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Second-Grade Scientists Celebrate with STEM Challenge in Bedford Hills

BHES students work on ramp

Cereal boxes, tin foil, tongue depressors and more were spread out on the tables in Bedford Hills Elementary School’s cafeteria. Eager second graders fastened strips of masking tape to cardboard lunch trays, made precise cuts on paper plates and brainstormed aloud with each other and with family members. This was all a part of a second-grade science celebration during which Kathleen Herson, Jennifer Nordstrom and Colleen Sullivan’s classes took on a fun STEM (science, technology, engineering, and math) challenge.

“Learning about the properties of matter is a highlight in second grade,” said Sullivan. “Students have learned how to be scientists and engineers by describing properties and testing objects for flexibility, hardness, absorbency and buoyancy. After these lessons and experiments, they were given their final challenge that integrates all they have learned.”

Prior to the celebration with their families, the teachers challenged their students to build sleds that could hold a toy bear. They were told that their challenge at the science celebration would be to create a ramp designed to transport the sled the greatest possible distance, but that the bear must stay on the sled the whole time. Each challenge required students to work with specific criteria, constraints and materials.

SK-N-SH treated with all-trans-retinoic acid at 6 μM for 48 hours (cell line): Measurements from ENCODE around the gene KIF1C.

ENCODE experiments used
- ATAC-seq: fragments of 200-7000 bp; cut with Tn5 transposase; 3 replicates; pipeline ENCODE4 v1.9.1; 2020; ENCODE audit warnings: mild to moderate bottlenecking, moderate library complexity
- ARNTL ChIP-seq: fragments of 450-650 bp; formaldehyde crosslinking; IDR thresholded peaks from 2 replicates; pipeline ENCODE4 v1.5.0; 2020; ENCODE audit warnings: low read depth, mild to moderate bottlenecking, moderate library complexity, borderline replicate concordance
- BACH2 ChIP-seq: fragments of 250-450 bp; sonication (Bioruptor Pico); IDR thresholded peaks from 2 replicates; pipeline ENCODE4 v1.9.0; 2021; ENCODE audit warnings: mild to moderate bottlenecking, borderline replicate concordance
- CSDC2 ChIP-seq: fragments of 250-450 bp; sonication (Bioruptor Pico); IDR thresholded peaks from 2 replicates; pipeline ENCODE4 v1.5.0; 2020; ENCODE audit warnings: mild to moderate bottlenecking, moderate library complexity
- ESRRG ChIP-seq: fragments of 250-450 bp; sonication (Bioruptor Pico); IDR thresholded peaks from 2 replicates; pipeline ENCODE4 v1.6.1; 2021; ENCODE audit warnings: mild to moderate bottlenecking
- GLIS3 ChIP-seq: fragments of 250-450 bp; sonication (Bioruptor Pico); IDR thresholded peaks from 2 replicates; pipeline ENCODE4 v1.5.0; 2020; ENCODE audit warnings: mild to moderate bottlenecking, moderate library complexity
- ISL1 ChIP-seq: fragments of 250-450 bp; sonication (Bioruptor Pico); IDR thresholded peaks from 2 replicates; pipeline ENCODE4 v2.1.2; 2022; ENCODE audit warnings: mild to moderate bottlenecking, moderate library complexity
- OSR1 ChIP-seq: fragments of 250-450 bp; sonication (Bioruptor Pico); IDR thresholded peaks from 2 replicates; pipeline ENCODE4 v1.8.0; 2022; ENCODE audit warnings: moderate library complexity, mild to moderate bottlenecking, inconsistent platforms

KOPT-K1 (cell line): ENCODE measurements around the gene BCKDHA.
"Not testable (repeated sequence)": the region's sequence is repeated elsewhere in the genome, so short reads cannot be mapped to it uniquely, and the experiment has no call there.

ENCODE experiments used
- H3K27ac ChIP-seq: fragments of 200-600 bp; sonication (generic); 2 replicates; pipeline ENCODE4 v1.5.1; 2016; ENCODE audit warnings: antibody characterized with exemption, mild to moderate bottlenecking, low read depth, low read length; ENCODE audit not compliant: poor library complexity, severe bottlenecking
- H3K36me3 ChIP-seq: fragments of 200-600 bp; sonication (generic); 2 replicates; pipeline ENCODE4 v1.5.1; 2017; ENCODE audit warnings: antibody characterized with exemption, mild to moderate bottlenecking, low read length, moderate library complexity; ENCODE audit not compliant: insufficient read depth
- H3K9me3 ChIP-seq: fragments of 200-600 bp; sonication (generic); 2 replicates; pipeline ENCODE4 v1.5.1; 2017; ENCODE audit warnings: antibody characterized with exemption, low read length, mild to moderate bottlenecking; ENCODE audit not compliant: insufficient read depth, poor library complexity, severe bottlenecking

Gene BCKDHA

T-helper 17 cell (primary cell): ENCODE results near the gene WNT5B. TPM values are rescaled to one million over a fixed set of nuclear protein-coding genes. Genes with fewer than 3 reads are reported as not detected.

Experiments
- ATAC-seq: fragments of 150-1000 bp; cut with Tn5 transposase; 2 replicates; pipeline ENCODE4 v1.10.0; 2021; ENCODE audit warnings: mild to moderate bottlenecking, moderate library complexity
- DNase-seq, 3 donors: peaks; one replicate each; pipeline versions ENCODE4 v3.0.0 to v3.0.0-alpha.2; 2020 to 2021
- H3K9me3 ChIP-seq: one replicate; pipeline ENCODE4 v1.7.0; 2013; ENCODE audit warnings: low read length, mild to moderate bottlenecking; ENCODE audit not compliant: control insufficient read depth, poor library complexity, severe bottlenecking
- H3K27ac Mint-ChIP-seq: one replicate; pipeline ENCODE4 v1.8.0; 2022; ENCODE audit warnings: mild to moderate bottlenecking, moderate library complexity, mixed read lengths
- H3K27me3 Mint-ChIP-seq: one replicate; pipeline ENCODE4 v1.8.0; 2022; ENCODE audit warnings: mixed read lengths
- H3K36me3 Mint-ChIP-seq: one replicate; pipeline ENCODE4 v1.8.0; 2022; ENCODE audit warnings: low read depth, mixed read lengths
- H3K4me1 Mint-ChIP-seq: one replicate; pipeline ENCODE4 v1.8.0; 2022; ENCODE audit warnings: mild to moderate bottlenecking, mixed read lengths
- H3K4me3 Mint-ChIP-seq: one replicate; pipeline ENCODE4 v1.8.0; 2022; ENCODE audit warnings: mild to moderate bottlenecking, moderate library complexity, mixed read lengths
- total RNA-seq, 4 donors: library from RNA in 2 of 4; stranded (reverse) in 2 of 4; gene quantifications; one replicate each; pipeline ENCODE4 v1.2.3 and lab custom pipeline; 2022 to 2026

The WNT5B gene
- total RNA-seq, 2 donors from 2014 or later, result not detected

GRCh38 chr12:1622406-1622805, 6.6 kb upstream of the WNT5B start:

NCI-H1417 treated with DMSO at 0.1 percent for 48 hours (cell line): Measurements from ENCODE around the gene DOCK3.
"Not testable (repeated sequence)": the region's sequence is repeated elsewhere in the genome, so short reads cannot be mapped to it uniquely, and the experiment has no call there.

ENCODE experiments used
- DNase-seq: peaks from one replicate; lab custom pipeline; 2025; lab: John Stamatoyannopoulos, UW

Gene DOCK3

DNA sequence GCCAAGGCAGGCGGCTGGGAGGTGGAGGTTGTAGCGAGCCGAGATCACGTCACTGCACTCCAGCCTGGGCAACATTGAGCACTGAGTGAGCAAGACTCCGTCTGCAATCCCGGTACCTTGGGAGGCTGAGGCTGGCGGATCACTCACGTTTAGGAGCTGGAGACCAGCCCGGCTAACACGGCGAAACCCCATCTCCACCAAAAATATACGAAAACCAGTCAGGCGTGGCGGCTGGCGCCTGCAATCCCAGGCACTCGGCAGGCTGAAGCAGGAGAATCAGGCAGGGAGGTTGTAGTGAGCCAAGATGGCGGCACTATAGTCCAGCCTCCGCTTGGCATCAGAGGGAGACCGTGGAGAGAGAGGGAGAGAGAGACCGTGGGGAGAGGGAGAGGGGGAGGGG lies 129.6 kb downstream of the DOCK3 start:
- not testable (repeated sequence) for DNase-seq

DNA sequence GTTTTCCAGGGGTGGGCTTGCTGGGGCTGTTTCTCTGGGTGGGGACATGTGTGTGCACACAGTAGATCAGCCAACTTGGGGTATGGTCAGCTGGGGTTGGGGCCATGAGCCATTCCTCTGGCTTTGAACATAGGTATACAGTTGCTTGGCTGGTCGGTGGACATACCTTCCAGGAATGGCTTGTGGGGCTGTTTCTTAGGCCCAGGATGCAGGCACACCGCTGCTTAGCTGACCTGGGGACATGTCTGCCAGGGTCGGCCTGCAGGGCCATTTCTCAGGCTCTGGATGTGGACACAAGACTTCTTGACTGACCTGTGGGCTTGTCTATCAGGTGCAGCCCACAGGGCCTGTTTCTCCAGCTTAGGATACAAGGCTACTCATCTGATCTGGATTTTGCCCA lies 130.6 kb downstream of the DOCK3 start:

Working with partners or in pairs, students tackled the ramp-building challenge with enthusiasm.

“We don’t have the structural base!” one student yelled out to her teammates. “We need to work on that first.”

At another table, a student concentrated intently on using tape to stabilize the bottom of his group’s ramp.

“I knew that it would work like this!” Annabella yelled out to her friends after her bear’s successful slide down their slope.

“We added foil because we knew it would slide better,” Cruz said after his team’s triumph.

The teachers were thrilled with the students’ enthusiasm and attention to detail.

“This is the perfect activity because it engages the students in brain-busting work disguised as fun!” Sullivan said. “These science days demonstrate what the students have learned and how they can apply their knowledge to everyday challenges. The parents share in the discovery and are able to watch and help their children design and use their engineering skills to build the slope. Parents learn about the curriculum while engaging in it with their child.”

BHES team poses with ramp